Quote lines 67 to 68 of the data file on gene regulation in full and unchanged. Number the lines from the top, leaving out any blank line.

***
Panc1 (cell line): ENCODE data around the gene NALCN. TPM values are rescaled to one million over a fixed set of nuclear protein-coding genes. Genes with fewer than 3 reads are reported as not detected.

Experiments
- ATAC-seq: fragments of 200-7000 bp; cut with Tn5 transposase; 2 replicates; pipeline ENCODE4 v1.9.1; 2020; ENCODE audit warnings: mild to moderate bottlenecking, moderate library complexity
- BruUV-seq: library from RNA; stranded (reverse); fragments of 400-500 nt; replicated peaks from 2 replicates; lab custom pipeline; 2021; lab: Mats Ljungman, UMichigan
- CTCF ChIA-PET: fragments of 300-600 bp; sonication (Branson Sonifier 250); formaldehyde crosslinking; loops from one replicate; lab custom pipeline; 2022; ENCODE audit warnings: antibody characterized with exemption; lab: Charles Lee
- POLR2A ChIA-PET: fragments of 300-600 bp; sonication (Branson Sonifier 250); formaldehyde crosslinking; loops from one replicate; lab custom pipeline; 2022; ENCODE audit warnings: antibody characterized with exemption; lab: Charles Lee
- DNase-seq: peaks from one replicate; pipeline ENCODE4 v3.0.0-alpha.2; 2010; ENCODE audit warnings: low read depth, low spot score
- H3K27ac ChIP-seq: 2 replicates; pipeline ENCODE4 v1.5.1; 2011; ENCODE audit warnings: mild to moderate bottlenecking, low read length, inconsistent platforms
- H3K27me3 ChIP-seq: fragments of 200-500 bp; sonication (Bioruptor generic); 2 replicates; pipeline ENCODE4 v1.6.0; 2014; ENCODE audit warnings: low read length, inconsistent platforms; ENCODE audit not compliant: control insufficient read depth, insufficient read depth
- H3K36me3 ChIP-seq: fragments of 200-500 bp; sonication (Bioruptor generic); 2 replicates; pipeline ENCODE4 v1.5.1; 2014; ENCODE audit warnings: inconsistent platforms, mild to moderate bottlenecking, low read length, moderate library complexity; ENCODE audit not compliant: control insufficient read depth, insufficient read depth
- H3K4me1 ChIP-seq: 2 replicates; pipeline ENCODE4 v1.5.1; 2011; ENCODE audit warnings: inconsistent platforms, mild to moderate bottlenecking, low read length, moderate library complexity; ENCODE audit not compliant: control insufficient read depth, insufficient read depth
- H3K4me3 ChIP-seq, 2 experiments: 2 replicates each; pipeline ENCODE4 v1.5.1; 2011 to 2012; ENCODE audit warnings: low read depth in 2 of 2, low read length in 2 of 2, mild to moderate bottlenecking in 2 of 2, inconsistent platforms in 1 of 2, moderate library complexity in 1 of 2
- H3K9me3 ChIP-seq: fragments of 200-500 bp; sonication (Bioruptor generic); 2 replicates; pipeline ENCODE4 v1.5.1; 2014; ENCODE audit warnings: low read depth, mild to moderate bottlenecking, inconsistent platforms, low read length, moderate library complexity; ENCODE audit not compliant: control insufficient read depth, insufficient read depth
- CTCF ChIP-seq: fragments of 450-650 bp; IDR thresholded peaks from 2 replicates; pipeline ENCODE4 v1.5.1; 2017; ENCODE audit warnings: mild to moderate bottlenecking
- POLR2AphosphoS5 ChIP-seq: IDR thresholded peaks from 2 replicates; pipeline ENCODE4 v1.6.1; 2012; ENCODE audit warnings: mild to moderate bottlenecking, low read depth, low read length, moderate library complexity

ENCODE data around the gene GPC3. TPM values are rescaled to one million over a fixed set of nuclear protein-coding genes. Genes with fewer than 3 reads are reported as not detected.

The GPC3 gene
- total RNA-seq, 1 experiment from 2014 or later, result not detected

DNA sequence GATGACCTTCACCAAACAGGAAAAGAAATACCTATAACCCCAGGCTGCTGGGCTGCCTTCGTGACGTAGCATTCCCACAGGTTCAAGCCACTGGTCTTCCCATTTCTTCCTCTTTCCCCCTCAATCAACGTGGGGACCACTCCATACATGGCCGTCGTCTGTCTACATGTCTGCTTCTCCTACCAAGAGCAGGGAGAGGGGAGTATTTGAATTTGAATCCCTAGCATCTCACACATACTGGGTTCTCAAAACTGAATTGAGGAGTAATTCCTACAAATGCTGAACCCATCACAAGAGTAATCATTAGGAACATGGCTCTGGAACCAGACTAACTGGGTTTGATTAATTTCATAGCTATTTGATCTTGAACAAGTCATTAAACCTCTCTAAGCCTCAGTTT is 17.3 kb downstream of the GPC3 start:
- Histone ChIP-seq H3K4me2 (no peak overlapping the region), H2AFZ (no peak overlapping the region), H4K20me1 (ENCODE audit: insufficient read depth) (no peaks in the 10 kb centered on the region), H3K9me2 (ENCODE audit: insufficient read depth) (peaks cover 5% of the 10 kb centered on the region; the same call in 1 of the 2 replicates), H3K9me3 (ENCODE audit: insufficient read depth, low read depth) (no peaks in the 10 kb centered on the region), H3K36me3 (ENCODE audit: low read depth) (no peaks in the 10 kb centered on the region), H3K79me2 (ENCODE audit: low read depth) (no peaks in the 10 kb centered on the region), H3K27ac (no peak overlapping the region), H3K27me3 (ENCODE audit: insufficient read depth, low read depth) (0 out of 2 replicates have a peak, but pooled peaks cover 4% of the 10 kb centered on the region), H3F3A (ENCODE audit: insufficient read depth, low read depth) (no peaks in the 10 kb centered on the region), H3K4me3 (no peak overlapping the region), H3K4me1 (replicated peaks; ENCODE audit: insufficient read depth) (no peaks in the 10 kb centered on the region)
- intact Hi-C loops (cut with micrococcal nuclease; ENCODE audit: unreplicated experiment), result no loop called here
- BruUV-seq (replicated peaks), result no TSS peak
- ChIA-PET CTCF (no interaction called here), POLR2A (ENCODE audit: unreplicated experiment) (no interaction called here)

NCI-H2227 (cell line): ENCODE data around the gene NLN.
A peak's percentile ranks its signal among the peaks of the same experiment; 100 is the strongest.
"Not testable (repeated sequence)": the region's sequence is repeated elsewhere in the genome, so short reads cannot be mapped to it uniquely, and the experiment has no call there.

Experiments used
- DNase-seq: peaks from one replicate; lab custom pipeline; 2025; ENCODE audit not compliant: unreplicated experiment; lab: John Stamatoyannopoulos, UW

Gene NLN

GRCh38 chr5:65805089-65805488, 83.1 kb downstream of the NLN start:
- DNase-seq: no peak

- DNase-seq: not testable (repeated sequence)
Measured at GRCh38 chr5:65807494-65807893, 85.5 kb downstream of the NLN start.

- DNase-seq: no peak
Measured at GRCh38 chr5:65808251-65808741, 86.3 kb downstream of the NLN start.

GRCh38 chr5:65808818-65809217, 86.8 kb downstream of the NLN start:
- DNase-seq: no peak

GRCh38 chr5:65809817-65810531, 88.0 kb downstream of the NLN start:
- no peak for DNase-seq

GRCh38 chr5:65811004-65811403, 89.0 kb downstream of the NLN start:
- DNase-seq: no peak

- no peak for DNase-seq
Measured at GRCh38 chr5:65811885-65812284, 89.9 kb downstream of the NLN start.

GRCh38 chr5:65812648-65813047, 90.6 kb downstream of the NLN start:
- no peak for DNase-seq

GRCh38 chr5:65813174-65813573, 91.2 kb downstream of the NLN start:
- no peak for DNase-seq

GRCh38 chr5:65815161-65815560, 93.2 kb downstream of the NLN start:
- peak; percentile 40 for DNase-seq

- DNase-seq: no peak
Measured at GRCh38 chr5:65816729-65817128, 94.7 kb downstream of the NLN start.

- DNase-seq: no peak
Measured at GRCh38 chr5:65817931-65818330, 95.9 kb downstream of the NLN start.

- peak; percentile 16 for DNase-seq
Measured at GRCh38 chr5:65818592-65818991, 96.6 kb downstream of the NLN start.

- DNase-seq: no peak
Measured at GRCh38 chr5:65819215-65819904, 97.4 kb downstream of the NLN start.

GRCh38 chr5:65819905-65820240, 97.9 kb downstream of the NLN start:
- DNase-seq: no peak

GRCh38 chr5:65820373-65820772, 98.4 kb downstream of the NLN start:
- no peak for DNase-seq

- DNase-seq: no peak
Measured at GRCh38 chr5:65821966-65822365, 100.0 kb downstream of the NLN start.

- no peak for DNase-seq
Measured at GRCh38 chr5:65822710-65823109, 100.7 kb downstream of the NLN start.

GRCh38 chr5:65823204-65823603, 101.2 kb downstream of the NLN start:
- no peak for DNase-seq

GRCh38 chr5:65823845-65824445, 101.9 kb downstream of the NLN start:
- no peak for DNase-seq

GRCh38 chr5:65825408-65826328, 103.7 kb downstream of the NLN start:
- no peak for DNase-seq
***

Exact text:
- no peak for DNase-seq

GRCh38 chr5:65823845-65824445, 101.9 kb downstream of the NLN start: